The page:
OUT IN THE COLD

RICHARD EHRLICH'S BEVERAGE REPORT: Hot toddies are no cure flu, but they score high in the comfort ratings
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The Independent Culture
QUESTION: What's more useless than a concert pianist wearing handcuffs? Answer: a wine writer with a heavy cold. You can't do any productive tasting when your head feels like a duffel bag full of bowling balls, and your nasal mucosa like hot sandpaper. My present condition is not a modest Vin de Pays of the cold world but a Grand Cru. It is the Chateau Latour 1982 of sniffles. It is making my life such hell that occasionally I even consider drinking herb tea.

I pull back from that desperate state by cruising the Web: in cyberspace, no one can hear you sneeze. While helping my spouse look for information about an antebellum house in Georgia called The Hermitage, I stumbled across the wine list of the renowned Gidleigh Park Hotel in Devon. Hermitage as in Rhone. Here it means (inter alia) Paul Jaboulet's Hermitage la Chapelle 1985, for the reasonable price of pounds 60 - reason enough to book dinner in celebration of recovery from your cold. The pages can be accessed in various ways, but you'll succeed just by doing a search for "gidleigh park"; and prepare for some splendidly sombre organ music.

Speaking of the Web, I've had further correspondence from Tom Cannavan, whose excellent website I recommended some weeks ago. Due to the typeface used in these pages, the site's address appeared to have a capital I instead of the number one at a crucial point. The address in full: http://www.gla.ac.uk/tbc1b. And that's a number one after "tbc", not a letter "i".

But what does a cold-ridden drinker do apart from fiddle with a mouse? Sip something hot. Medicinally the things are useless, of course, apart from temporarily soothing those wretched breathing tubes. Their purpose is to comfort, and at that they are pretty good. If they contain alcohol, as they usually do at a certain point in the day, they also give a warm glow which slightly alleviates the general feeling of ill-being.

Some people in my predicament would choose an Irish Coffee - good strong brew with a tot of Jamesons or Bushmills and a dollop of cream floated on top. I have never seen the point of the drink, even though a wit named Alex Levine points out that, "Only Irish coffee provides in a single glass all four essential food groups - alcohol, caffeine, sugar and fat." The quotation is found in Cocktail Hour (Robson Books, pounds 7.95).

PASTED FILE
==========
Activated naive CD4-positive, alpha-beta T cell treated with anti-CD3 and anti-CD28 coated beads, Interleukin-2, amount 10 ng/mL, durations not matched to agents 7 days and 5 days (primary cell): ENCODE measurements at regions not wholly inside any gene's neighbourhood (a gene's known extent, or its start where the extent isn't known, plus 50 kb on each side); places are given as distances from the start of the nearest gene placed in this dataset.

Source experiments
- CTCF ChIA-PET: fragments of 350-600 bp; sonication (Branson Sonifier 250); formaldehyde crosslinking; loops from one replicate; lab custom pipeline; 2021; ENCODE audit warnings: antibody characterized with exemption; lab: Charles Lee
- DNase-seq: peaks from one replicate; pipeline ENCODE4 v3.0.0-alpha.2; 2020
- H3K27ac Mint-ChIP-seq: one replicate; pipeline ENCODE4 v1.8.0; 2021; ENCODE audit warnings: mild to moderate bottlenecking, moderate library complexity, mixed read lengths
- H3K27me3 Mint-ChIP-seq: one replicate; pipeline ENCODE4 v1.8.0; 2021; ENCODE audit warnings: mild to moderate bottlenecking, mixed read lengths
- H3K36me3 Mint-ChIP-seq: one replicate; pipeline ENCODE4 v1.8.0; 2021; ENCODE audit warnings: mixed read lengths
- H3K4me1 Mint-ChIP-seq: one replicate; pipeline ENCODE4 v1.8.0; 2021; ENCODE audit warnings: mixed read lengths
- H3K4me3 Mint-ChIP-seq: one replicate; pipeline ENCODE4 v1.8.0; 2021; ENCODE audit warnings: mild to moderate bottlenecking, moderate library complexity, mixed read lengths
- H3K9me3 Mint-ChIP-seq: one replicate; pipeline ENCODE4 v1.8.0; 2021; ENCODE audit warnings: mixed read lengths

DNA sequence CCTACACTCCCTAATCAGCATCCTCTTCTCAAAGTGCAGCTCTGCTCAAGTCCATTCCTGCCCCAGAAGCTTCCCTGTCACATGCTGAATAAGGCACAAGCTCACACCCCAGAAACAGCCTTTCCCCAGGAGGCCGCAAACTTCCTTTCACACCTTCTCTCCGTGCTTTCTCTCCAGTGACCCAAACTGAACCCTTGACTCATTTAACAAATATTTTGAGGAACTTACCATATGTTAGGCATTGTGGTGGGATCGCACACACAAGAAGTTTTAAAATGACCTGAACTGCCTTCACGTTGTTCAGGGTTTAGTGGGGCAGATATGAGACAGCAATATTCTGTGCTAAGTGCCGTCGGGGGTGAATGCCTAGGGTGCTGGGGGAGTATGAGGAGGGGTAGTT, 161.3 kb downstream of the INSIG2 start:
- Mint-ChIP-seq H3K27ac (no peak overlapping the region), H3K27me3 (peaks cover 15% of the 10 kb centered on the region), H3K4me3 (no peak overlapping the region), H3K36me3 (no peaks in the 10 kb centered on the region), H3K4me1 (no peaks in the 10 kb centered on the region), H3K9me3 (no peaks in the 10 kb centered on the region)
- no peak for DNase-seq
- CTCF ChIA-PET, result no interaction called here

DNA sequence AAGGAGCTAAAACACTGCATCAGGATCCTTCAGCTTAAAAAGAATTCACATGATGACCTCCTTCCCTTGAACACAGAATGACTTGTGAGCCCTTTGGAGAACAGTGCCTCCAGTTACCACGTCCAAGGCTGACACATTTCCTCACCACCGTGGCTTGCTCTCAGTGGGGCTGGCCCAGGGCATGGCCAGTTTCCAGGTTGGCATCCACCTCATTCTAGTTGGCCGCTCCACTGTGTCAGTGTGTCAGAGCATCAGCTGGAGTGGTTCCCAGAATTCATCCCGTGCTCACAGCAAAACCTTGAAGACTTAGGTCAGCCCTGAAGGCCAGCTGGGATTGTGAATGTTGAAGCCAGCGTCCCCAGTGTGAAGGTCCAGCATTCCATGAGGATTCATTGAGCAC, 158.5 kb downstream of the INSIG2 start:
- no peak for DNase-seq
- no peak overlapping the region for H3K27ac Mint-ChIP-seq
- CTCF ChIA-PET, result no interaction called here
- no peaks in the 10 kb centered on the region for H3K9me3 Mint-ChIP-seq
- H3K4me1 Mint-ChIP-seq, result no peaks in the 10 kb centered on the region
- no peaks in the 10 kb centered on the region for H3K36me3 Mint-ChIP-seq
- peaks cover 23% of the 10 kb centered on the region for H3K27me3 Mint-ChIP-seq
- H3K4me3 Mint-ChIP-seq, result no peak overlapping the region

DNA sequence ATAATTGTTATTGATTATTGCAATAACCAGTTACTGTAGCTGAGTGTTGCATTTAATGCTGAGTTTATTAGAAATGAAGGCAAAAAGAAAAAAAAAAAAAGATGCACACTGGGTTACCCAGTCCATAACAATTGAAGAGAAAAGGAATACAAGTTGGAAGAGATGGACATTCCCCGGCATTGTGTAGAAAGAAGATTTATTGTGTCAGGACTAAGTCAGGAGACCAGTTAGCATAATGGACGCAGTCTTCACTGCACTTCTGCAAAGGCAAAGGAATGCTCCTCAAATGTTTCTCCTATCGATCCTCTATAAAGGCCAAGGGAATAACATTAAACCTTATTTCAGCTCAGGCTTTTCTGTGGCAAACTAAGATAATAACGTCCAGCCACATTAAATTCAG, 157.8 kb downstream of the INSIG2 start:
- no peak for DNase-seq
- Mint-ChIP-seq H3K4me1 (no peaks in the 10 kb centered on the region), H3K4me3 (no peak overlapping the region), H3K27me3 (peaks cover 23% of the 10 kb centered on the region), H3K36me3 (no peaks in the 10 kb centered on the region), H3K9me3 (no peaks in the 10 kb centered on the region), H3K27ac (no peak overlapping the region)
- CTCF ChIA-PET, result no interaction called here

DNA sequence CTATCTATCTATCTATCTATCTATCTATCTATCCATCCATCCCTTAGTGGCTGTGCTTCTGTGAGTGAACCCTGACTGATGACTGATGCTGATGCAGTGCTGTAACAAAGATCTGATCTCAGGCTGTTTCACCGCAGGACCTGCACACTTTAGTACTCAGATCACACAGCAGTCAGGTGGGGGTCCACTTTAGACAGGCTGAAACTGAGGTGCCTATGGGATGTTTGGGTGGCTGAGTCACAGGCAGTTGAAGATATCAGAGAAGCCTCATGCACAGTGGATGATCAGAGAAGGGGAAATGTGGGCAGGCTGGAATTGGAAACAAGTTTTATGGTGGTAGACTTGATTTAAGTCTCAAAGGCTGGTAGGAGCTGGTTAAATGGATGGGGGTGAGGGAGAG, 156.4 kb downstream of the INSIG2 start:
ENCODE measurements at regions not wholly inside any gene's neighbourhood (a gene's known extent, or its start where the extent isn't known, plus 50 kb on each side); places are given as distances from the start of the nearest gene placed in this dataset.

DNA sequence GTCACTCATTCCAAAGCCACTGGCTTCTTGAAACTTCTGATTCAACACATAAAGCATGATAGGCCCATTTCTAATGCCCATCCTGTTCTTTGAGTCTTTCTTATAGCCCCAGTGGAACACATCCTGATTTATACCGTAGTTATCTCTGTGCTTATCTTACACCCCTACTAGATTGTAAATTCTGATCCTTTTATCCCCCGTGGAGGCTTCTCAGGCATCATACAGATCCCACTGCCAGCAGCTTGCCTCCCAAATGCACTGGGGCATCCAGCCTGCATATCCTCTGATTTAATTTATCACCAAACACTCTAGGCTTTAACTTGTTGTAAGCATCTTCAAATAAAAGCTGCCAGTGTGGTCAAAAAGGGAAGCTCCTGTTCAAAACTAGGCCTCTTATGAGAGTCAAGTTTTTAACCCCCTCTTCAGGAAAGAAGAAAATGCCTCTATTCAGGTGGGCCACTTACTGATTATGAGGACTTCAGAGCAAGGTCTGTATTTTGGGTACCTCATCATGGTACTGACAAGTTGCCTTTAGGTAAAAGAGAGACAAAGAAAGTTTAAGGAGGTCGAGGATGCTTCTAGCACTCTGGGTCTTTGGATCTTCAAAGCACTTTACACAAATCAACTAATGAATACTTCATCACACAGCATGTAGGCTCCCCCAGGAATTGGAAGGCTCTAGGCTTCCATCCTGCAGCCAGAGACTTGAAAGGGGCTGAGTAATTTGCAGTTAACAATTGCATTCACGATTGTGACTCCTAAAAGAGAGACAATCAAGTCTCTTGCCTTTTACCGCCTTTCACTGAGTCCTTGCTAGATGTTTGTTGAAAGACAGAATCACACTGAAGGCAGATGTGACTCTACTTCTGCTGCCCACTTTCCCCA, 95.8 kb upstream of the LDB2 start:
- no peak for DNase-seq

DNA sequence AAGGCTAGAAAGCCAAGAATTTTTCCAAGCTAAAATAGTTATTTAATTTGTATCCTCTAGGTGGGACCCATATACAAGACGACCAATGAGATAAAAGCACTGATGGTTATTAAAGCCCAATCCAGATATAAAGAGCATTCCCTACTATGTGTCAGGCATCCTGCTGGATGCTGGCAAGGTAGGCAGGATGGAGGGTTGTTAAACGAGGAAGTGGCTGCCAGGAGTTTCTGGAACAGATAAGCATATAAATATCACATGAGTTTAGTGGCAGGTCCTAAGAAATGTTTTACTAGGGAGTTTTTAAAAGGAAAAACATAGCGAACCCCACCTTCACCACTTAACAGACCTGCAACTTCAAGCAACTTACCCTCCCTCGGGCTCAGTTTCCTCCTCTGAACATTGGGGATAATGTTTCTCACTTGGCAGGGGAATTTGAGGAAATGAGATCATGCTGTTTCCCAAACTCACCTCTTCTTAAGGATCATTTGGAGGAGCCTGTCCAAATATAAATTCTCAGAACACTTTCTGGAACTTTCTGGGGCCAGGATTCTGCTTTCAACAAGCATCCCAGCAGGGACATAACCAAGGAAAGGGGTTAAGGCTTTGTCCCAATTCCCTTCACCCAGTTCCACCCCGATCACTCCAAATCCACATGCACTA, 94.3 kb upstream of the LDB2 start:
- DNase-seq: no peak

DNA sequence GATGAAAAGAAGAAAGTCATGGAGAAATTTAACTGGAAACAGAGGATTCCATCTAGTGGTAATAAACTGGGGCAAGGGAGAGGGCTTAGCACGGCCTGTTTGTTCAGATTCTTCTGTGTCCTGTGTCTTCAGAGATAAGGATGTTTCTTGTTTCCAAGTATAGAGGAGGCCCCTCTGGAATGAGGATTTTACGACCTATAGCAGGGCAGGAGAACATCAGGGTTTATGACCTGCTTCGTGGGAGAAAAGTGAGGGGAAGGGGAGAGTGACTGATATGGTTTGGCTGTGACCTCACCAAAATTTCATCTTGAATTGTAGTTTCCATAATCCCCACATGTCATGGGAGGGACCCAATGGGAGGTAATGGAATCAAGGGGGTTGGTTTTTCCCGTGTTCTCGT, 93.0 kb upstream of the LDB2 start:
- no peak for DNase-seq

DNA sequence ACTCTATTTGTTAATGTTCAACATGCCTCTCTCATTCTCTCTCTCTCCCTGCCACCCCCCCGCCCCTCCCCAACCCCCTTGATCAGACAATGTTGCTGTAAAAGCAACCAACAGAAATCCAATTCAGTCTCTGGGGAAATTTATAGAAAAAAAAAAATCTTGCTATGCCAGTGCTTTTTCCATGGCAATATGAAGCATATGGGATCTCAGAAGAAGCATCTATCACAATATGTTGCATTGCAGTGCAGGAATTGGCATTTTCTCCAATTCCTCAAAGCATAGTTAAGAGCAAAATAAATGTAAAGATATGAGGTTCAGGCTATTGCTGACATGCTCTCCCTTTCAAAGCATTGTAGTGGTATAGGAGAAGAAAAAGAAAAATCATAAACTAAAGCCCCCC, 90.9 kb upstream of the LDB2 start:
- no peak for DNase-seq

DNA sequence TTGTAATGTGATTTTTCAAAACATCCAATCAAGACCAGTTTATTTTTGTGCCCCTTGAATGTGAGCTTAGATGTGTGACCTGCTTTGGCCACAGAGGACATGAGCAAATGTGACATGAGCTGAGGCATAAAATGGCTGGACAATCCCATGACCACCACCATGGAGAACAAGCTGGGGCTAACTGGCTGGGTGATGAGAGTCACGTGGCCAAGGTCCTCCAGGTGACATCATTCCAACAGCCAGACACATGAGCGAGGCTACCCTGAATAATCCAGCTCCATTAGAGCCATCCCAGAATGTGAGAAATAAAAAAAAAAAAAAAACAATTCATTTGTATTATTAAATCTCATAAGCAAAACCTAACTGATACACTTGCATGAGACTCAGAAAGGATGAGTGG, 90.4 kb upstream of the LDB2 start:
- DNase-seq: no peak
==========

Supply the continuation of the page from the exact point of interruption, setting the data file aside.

If you agree with Mr Levine, or want to find out for yourself, use measurements as follows: 150ml coffee, 5ml sugar, 50ml whisky, 5 to 10ml double cream. Pour the hot coffee into a glass with a handle, dissolve the sugar in it, then add the hard stuff. Now hold a dessert spoon, rounded side up, over the glass. Pour the cream on to the spoon so it dribbles in gently and floats.

My own preference is for a cream-less drink along the lines of a toddy, which can be any drink containing spirits combined with hot water, sugar or spices. The name is etymologically interesting. It comes from Sanskrit by way of the Hindustani word "tari", meaning palm, and referred originally to a drink of fermented sap. How it came to acquire its meaning in English I don't know, but the earliest citation in the OED is a quatrain from Robert Burns.

Etymology? A fine thing, but I need liquid comfort. And I'll repair to the kitchen shortly for my own simple toddy recipe. Method: Boil around a quarter of a kettle while you make ready a pot of honey, half a lemon, and your bottle of grog. Leave the boiled H2O so that the lime-scale gunge can settle. Pour a few inches into a glass, add a teaspoonful of honey, squeeze in the lemon; you should strain the lemon unless you want roughage. Now add two measures of booze, stir quickly, and cup the glass in your hands. When it is cool enough to drink, drink it. Then brush your teeth and go to bed.

It won't make you well, but it will make you feel a hell of a lot better. Sniff.

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